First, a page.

Fire, Flour & Fork’s Carnaval Latino

This year’s Fire, Flour & Fork food festival brought chefs, food personalities, foodies and “the food curious” from across the country to the Richmond, Virginia region to explore the best of Richmond’s food culture and history. The Carnaval Latino, a street festival held on the block of East Clay Street in front of the Valentine Museum, as well as inside the museum itself, showcased the region’s Latino heritage. From food and drinks to music, dancing, fashion and history, this event was a delicious and fun-filled evening.

First, let’s talk food. Some of Richmond’s best restaurants serving Mexican and South American specialties were represented, including Pao’s Bakery, Bocata Latin Grill, Shelly’s Comida, Flora Restaurant, Empanadas Market and more. From shrimp ceviche to lamb tacos and the most delicious tres leches cake I’ve ever had, the food was the star of the show!

There was also plenty of wine from Spain and other regions, as well as Steam Bell Beer Works, which had a delicious stout brewed with Mexican spices.

The entertainment was varied, from traditional dancing of Mexico to Colombian salsa dancing. A fashion show from a promising fashion designer who is only sixteen years old was a highlight! The Valentine Museum also had an exhibit of Latino heritage in the Richmond region, which was filled with unique artifacts and history.

My mom and I attended the Carnaval Latino to celebrate our birthdays (hers is two days before mine at the end of October), and it was a festive night out with plenty of great food and entertainment. I hope Fire, Flour & Fork does another Carnaval Latino at next year’s festival.


Fire, Flour & Fork is Coming Up!

Richmond’s annual festival “for the food curious,” Fire, Flour & Fork takes place November 2-5 in and around the city. This fun and informative festival highlights the city’s and the region’s food history and local ingredients. From signature dining events to classes and discussions, there’s plenty to discover as we celebrate the Richmond region’s cuisine.

This year’s festival features a wine tour and luncheon at Barboursville Vineyards, a “Liquid Launch” sponsored by the Richmond Beer Trail, a Street Art and Street Food Tour and much more. Local chefs and food experts like bbq master Tuffy Stone of Q Barbecue, John Maher of The Rogue Gentleman and Yaki, Jason Alley of Pasture and Comfort and many more will be cooking and discussing foods and beverages from around the world and from right in our backyard in the Richmond region.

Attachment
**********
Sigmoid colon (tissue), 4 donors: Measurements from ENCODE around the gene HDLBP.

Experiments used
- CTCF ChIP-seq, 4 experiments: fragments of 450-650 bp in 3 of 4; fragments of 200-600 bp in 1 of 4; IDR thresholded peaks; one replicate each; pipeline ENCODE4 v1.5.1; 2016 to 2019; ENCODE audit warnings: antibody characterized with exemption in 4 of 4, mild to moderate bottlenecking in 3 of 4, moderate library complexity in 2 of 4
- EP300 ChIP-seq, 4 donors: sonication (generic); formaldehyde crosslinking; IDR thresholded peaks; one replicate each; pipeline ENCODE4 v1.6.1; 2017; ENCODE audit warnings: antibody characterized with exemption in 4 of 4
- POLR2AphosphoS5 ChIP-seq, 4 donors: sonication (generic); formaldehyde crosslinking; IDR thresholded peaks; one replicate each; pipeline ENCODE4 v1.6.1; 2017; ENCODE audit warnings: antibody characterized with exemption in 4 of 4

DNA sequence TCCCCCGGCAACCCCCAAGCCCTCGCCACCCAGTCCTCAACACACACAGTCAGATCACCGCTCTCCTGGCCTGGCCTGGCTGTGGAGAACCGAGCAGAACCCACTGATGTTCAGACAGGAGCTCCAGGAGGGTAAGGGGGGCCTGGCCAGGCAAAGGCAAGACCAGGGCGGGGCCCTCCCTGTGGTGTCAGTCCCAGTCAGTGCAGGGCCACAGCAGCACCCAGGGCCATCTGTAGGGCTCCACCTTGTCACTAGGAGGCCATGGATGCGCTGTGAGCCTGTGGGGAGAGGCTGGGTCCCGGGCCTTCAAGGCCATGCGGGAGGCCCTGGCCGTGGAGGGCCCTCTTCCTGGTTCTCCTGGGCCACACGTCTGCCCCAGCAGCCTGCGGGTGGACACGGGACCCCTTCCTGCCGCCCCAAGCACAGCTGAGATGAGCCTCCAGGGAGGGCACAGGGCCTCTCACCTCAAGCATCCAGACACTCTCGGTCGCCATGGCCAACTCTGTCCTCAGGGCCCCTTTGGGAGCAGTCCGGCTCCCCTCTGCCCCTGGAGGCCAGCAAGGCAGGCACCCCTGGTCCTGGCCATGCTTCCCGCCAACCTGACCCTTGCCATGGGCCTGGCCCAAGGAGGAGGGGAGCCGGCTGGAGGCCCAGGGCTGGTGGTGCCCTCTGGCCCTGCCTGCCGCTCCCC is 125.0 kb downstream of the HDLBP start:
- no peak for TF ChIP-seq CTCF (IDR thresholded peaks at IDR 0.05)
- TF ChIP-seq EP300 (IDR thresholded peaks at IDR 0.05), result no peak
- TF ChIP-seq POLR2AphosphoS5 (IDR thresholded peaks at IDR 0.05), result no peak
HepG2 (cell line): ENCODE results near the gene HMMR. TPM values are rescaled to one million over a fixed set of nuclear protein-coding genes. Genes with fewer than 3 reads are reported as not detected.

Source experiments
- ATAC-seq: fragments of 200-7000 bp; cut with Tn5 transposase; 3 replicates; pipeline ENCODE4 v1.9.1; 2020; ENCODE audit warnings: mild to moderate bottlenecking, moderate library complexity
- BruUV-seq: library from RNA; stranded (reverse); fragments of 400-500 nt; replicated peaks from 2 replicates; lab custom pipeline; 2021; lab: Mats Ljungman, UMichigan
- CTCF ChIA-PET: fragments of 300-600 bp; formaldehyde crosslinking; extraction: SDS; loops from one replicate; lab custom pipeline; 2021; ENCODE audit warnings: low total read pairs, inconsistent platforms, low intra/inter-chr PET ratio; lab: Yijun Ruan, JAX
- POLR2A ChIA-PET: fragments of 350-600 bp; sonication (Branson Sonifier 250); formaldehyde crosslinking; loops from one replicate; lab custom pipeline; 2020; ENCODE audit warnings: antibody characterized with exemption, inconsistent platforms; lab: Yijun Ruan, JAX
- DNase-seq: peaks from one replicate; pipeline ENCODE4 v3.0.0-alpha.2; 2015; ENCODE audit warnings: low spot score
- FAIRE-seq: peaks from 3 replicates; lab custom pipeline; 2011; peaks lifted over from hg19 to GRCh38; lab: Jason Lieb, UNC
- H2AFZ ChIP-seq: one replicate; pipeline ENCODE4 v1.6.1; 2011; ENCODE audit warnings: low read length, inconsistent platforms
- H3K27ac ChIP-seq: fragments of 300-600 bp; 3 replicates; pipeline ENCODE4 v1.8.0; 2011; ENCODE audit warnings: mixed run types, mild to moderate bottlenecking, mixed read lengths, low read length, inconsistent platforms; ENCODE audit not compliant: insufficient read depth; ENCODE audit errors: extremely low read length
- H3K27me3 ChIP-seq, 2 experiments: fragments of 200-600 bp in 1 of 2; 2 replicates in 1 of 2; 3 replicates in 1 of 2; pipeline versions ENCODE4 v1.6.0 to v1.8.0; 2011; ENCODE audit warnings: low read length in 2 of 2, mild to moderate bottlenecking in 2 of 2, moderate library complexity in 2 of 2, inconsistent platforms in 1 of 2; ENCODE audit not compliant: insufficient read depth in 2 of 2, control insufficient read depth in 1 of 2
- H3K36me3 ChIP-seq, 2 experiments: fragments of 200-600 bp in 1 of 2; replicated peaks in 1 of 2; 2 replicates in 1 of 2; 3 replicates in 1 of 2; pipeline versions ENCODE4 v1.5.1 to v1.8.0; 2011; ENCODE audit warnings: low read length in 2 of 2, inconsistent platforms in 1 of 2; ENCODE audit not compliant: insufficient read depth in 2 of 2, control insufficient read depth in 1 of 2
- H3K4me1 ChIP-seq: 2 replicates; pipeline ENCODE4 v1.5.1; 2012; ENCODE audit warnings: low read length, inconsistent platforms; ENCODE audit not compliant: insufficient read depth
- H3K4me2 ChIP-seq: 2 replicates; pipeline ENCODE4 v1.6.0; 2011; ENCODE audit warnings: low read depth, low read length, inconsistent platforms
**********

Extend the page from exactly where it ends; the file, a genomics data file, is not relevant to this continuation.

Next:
If your interests lie in Richmond’s booming craft beverage scene, you won’t want to miss Sake at Yaki, the Gathered and Grown Cider Dinner with local restauranteur Joy Crump at Blue Bee Cider or Mezcal: Time, Place & Family at Flora on Friday, Nov. 3. Saturday’s Turning Tea on its Head at The Jefferson features tea cocktails, and Sunday’s Put a Shine on Your Holiday Cocktails with Belle Isle Craft Spirits will show you how to class up your festive drinks. Sunday’s Bartender Battle at Brenner Pass is a can’t miss event too!

The Third Annual Dabney Dinner, honoring the legacy of 18th century Richmond caterer, restauranteur and barman John Dabney, features remarks from Michael Twitty, culinary historian and author of The Cooking Gene, an exploration of food, family history and the history of the American south.

Saturday’s class pass offers a kickoff talk from James Beard award-winning chef and author Gabrielle Hamilton, then splits into concurrent sessions divided into Fire, Flour and Fork. Sessions on corn as an ingredient, Ethiopian spices, heritage grains, specialty breads and much more fill out the packed schedule.

Tickets for some of the most popular signature events have already sold out, so be sure to get your tickets early. Special “signature event and class pass” and other combination options are available this year.

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Midtown State Fair

On July 16, the kids and I headed to Libbie Mill for Fire, Flour & Fork‘s “Midtown State Fair.” Held behind the Libbie Mill Library, this fun, family-friendly food festival had plenty for us to do, from great eats to crafts to cooking demonstrations and more.

When we arrived, the Virginia heat and humidity made King of Pops gourmet popsicles a necessity.

Next, we checked out the tent area, full of local specialty foods and activities for the kids. They got to spin a prize wheel and make crafts, and we all sampled some of southern-favorite Birdie’s Pimento Cheese, Nate’s Bagels and more.


There was a petting zoo where my kids enjoyed petting the goats, and a booth from Wandering Cow Farm with goat-milk soaps and other natural body care products.

The highlights of the day were the Filipino folk dance demonstration and the old-fashioned cakewalk.

The event was put on by the team behind the Fire, Flour & Fork food festival. Tickets for this year’s FFF, to be held in the beginning of November, go on sale August 1. Some of the events will sell out quickly, so get your tickets early!